Winter studies: The role of the worker bee

What is a beekeeper to do when there are no bees to keep? Read about bees for winter studies, of course!

After passing my basic assessment with the British Beekeepers Association (BBKA) earlier this year, I was eager to learn more about bees and beekeeping. The syllabus of the BBKA examinations and practical assessments provide a framework to learn whether taking the exams or not (I’m not). In my first winter studies post, I’m looking at the BBKA module 6 honeybee behaviour syllabus: item 6.1.

6.1 The function and behaviour of the worker honeybee throughout its life including the types of work done, duration of work periods under normal circumstances and the variations in behaviour due to seasonal changes in the state of the colony.

Days 1–3
A worker bee is ready to hatch. She is one of thousands of honeybees who will hatch that day and emerge to see the hive for the first time. She chews away the wax capping of her cell and struggles to push herself out as her older sisters trample over her head. She is lighter and fuzzier than the adult workers, but her soft hairs will soon get worn off working in the hive.

Her first job is to clean the cell she was born in. That done, she is hungry for protein-rich pollen, which she must eat to develop her hypopharyngeal and mandibular glands (to produce brood food and royal jelly) and her wax glands (to build comb).

She’ll spend her early days eating lots of pollen, cleaning cells, and sitting on brood to keep it warm.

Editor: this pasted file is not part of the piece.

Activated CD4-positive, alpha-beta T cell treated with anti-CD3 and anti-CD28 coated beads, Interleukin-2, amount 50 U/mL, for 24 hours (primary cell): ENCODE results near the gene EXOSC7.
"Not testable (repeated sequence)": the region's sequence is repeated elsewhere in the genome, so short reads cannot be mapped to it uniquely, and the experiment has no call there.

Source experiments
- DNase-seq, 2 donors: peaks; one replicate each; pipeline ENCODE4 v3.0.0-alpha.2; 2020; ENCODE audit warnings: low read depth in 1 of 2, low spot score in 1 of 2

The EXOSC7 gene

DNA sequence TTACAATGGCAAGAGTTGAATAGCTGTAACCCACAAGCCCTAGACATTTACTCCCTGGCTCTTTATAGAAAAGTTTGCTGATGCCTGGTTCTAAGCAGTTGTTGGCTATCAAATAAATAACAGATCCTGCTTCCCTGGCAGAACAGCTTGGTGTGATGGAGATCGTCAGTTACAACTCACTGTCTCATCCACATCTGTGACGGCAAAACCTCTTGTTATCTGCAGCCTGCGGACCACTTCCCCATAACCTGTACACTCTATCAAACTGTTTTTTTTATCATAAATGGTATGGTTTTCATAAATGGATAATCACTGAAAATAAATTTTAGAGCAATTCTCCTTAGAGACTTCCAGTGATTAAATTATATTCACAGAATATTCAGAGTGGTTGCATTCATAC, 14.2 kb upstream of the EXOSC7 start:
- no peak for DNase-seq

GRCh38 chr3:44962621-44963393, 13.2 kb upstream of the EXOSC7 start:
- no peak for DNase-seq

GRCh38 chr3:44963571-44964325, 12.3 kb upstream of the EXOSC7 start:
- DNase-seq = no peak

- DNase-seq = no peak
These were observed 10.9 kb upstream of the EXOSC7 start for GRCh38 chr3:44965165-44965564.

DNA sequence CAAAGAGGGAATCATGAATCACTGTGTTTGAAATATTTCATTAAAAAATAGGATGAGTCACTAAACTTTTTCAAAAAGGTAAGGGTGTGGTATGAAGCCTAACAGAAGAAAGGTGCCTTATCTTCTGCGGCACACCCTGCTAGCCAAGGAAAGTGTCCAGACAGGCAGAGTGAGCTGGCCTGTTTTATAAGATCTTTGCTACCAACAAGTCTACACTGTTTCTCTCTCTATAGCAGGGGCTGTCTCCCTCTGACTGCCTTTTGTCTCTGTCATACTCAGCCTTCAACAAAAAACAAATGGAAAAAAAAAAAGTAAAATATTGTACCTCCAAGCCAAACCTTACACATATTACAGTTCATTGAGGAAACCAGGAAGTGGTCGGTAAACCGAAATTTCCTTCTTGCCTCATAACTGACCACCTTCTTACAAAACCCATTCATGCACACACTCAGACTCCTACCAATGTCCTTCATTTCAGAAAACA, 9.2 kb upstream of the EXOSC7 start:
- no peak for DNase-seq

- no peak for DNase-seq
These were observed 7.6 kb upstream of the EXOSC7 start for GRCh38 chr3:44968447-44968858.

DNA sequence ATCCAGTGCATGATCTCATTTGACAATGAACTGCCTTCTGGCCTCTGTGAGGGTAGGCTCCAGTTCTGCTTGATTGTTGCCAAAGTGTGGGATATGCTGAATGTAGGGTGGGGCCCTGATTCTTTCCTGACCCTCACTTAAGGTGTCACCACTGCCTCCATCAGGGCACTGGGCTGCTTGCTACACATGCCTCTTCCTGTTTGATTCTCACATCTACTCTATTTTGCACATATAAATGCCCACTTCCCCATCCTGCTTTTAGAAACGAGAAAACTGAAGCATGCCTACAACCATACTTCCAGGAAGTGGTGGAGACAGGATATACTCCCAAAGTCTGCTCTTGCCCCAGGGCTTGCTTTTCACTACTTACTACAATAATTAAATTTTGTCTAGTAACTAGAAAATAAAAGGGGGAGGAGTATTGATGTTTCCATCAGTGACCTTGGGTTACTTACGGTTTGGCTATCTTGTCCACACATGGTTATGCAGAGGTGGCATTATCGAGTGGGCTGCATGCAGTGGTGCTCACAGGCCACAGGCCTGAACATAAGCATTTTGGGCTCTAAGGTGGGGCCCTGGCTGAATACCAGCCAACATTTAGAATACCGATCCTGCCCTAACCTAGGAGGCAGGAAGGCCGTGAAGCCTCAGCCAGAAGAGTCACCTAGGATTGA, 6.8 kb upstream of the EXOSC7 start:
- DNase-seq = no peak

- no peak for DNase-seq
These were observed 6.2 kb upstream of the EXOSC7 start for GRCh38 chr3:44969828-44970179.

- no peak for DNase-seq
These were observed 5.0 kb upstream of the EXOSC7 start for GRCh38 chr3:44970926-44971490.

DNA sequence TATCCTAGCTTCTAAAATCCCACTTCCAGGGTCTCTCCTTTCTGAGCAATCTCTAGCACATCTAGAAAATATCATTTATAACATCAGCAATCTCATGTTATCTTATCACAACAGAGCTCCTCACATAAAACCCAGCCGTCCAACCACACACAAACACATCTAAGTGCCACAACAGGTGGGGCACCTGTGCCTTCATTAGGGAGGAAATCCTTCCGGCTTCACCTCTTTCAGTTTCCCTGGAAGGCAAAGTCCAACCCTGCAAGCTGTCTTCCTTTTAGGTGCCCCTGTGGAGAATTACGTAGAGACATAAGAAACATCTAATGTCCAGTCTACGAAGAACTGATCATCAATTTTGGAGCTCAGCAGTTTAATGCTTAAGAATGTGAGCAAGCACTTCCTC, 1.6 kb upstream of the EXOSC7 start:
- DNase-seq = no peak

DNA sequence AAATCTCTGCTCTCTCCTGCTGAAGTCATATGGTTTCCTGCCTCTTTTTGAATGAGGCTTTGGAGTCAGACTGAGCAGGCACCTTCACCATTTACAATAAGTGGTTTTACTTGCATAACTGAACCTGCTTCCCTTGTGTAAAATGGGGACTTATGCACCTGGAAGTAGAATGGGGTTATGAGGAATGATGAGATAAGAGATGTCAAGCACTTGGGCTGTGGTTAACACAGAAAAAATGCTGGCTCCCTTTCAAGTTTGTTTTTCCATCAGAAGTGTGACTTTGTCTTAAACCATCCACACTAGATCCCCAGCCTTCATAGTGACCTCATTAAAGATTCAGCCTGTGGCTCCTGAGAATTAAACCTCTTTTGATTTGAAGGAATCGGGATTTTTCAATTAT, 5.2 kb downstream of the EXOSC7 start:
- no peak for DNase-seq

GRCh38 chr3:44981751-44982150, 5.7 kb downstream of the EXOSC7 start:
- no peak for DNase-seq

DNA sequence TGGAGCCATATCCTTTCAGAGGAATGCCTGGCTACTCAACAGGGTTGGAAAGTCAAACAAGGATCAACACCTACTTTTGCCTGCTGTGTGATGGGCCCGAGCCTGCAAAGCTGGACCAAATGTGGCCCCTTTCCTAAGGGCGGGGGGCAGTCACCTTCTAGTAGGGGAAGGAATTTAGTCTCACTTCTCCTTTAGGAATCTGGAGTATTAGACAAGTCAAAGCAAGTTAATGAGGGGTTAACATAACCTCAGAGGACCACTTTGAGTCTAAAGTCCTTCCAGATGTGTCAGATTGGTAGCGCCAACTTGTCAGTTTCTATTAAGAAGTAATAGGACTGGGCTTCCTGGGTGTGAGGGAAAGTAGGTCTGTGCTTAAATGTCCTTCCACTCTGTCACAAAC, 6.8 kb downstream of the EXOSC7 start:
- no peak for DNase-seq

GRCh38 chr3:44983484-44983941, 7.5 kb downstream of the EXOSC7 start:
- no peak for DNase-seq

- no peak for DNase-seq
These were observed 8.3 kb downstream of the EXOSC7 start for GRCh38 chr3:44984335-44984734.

The worker bee spends her first two to three days eating pollen and cleaning cells, and sometimes sitting on brood to keep it warm. By day four she is sent to work in the food-processing factory and builds comb, turns nectar into honey and head butts pollen into cells.

Days 4–6
Our young worker has become a nurse bee with fully developed hypopharyngeal and mandibular glands. Her brood-rearing duties include feeding brood food to young larvae and honey and pollen to older larvae. If the colony should decide to make a new queen (to supercede the old queen or to swarm) then she will feed royal jelly to the larvae specially chosen to become queens.

Days 10–12
Her wax glands have started to produce wax, so she moves from the nursery to the food-processing factory. She builds waxy honeycomb, turns nectar into honey and packs pollen into cells, and helps maintain the temperature of the hive by fanning her wings. She will even undertake removing dead bodies, and other waste or debris, from the hive.

But it is not all work and no play. The worker often spends a lot of her time resting or walking (patrolling) around the hive. A pool of resting bees is necessary should the circumstances of the colony suddenly change and a number of bees become needed for a particular task.

Worker bees often spend a lot of time doing nothing at all! They rest or walk (patrol) around the hive, or just try to out-stare their keepers.

While many of her duties depend on glandular development – building wax comb (wax glands) and guard duty (sting gland) – she is a flexible worker and can change jobs when needed. For example, if the colony has recently swarmed she may revert to a nurse bee to help rear new brood. The worker’s life is only loosely structured by the roles accorded by her chronological age, in reality she will work according to the needs of the colony.

Days 16–20
Her hypopharyngeal gland is now shrinking and starting to produce the enzymes needed for honey production: invertase and glucose oxidase. Soon she will become a forager and her world will become much bigger. As a young house (indoor) bee, she will have taken short flights to orientate herself with the environment outside the hive.

Days 19–21
Our worker is living on the edges of the brood nest. Her sting gland is fully developed around 21 days old and produces venom as well as sting pheromones (isopentyl acetate) and alarm pheromones (2-heptanone). She is now able to guard the colony. She also fans at the entrance to help ventilate the hive and occasionally stretches her wings on longer orientation flights.